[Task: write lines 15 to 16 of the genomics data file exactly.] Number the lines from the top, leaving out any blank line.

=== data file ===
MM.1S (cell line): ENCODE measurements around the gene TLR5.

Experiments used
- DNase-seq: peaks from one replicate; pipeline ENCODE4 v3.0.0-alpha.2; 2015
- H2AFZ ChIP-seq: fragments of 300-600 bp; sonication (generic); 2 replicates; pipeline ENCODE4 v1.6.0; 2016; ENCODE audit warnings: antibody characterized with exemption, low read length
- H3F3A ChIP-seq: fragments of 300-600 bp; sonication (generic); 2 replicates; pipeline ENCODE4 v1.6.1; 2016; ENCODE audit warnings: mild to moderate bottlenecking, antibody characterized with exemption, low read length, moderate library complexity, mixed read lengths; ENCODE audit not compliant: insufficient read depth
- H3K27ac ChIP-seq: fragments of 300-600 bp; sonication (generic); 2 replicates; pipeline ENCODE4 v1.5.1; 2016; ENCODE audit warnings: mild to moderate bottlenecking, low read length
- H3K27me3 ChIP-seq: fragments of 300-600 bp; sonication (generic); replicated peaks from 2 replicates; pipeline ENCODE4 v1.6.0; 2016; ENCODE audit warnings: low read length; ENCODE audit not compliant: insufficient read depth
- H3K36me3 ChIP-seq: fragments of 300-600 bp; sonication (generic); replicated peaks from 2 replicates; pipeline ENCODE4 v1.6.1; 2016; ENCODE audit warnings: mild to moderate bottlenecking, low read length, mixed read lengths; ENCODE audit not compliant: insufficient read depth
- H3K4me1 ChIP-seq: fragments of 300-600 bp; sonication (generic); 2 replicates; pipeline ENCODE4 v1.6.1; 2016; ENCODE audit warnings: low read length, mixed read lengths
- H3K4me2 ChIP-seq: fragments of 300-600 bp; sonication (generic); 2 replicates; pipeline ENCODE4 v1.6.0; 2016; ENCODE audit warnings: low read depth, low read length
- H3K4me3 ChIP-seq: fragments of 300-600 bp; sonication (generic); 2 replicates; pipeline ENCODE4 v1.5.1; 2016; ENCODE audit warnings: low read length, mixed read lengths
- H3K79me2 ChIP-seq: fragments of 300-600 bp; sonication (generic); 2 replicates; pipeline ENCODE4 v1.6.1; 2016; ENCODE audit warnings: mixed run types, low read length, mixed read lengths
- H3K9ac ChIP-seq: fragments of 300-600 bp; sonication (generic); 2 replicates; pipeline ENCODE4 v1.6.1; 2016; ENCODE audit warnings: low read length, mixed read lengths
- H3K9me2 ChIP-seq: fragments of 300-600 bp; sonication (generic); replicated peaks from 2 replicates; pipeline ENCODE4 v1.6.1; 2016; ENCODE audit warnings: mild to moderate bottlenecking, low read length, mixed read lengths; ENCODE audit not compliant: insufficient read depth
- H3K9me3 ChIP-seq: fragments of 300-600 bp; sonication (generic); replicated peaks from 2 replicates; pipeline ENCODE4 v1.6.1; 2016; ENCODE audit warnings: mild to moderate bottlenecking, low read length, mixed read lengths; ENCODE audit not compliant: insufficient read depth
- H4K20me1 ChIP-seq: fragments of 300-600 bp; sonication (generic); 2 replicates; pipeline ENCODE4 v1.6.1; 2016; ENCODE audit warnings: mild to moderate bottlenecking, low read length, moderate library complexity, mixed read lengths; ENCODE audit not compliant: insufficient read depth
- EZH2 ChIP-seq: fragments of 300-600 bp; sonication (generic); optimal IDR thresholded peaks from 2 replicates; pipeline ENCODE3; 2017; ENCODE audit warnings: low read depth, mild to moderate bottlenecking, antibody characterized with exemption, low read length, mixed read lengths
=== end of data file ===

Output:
- H3K9me3 ChIP-seq: fragments of 300-600 bp; sonication (generic); replicated peaks from 2 replicates; pipeline ENCODE4 v1.6.1; 2016; ENCODE audit warnings: mild to moderate bottlenecking, low read length, mixed read lengths; ENCODE audit not compliant: insufficient read depth
- H4K20me1 ChIP-seq: fragments of 300-600 bp; sonication (generic); 2 replicates; pipeline ENCODE4 v1.6.1; 2016; ENCODE audit warnings: mild to moderate bottlenecking, low read length, moderate library complexity, mixed read lengths; ENCODE audit not compliant: insufficient read depth